National Collaborative for Women’s History Sites

Let's put women's history sites on the map!

 

National Collaborative for Women’s History Sites

Let's put women's history sites on the map!

 

National Collaborative for Women’s History Sites

Let's put women's history sites on the map!

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Women’s Suffrage, Historic Markers, and Race:

A Statement from the Board of the National Collaborative for Women’s History Sites and the Advisory Committee of the National Votes for Women Trail

In this moment of historical reckoning about race, we, members of the Board of the National Collaborative for Women’s History Sites and the Advisory Committee of the National Votes for Women Trail, mourn the loss of Black lives—not only the recent killings of George Floyd, Breonna Taylor, Ahmaud Arbery, Elijah McClain, but the historic loss of thousands of others who have died throughout U.S. history, martyrs to a system of white supremacy. We live now with the echoes of these tragedies and with the systemic racism that still pervades our world.

In this context, we continue our work to commemorate those who supported voting rights for women. The Nineteenth Amendment expanded voting rights to more than twenty-five million women, more people than any other event in U.S. history.

As we remember all those who struggled for the right to vote, we also recognize that racism pervaded much of the European American suffrage movement. Before and after 1920, many methods (including legal restrictions, intimidation, and murder) were used to exclude both women and men—especially African Americans, Native Americans, Latinos/x, and Asian Americans—from voting. In 2020, one hundred years after passage of the Nineteenth Amendment, one hundred and fifty years after the Fifteenth Amendment, and despite interim victories such as the Voting Rights Act of 1965, (and its extensions to end discrimination against language minorities in 1975 and people with disabilities in 1982), we continue to face challenges to the right of all adult citizens to vote.  

We recognize that we all share in patterns of systemic racism. Our intent is not to ignore this racism but to open it up for public debate. To leave woman suffragists out of the story because they inherited, benefitted from, and often promoted an entrenched system of white supremacy would be to ignore the complex and pervasive intertwining of gender, race, and class–past and present.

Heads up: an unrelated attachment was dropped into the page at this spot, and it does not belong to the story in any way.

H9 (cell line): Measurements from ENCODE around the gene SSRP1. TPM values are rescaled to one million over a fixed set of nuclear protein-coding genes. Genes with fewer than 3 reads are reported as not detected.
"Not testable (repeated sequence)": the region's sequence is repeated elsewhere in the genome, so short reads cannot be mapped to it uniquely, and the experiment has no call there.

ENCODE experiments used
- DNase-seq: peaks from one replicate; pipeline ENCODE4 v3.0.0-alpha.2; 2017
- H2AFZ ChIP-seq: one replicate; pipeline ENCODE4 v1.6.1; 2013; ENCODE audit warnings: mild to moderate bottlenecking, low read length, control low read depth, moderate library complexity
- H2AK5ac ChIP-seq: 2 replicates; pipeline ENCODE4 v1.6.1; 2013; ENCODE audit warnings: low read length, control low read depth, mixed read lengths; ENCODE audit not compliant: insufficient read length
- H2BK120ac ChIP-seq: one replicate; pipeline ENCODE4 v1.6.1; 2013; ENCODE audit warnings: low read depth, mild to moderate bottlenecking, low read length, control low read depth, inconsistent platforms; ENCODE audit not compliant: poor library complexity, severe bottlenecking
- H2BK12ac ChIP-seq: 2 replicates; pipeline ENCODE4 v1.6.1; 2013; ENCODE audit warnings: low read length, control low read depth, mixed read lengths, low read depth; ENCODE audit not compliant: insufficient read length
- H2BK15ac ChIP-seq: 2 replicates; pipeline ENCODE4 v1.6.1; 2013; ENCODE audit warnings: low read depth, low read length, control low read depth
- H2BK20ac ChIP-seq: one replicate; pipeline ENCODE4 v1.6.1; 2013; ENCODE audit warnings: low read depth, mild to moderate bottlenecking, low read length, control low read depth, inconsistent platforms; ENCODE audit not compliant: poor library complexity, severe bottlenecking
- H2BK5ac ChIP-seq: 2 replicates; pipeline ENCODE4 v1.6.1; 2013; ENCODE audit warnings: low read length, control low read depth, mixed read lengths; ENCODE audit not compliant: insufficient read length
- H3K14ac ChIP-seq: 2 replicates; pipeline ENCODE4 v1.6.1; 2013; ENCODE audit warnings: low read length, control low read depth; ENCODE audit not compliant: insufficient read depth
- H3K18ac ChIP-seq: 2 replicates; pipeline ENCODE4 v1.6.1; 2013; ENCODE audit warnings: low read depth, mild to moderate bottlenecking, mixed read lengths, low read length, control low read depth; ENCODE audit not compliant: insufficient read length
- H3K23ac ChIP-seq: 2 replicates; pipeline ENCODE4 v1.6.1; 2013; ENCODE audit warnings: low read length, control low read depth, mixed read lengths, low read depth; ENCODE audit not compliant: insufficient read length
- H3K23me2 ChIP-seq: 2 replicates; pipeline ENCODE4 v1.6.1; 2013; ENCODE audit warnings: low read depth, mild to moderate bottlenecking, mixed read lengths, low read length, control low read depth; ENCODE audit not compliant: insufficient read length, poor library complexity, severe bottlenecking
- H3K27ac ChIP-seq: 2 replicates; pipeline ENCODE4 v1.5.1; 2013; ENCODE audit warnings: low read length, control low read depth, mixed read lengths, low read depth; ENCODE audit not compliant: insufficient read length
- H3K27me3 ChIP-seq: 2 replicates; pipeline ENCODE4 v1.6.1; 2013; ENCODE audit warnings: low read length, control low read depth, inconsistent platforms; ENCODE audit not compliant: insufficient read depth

We work to understand our past so that we can help to create a world of justice and respect for all people in the present and future. 

 

 

The National Collaborative for Women’s History Sites (NCWHS) is a non-profit that supports and promotes the preservation and interpretation of sites and locales that bear witness to women’s participation in American life. The Collaborative makes women’s contributions to history visible so that all women’s experiences and potential are fully valued.

View our newly released “National Votes For Women Trail” database! If you would like to add to our growing list of sites, please complete this form.  If you need assistance completing the form, see our tutorial.

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Lousisiana NVWT Pomeroy Marker to be Unveiled June 29

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Louisiana Secretary of State Kyle Ardoin will be unveiling the Old State Capitol marker on June 29th, the anniversary of when women gathered at the Old State Capitol to try…

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Alabama Unveils Second NVWT Marker

| Featured Post, Trail | No Comments
June 4, 2021. On this day 102 years ago the United States Congress passed the 19th Amendment, sending it to the states to be ratified. Today we commemorated the pioneering…

Partner Profile

The William G. Pomeroy Foundation

| Partner Profiles | No Comments
The Pomeroy Foundation, which is a private, grant-making foundation based in Syracuse, N.Y., is providing grants through its National Women’s Suffrage Marker Grant Program in order to support recognizing historically…

Suffrage Profile

Paulsdale

| State Profiles | No Comments
Paulsdale, a National Historic Landmark in Mt. Laurel, New Jersey since 1992, was the birthplace and family home of women’s rights activist Alice Stokes Paul (1885-1977). Built c. 1800, the…

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